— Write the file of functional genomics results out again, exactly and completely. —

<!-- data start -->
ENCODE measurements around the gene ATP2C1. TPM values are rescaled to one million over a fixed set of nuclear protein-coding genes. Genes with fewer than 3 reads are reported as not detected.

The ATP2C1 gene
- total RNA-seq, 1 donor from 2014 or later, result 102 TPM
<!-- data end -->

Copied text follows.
ENCODE measurements around the gene ATP2C1. TPM values are rescaled to one million over a fixed set of nuclear protein-coding genes. Genes with fewer than 3 reads are reported as not detected.

The ATP2C1 gene
- total RNA-seq, 1 donor from 2014 or later, result 102 TPM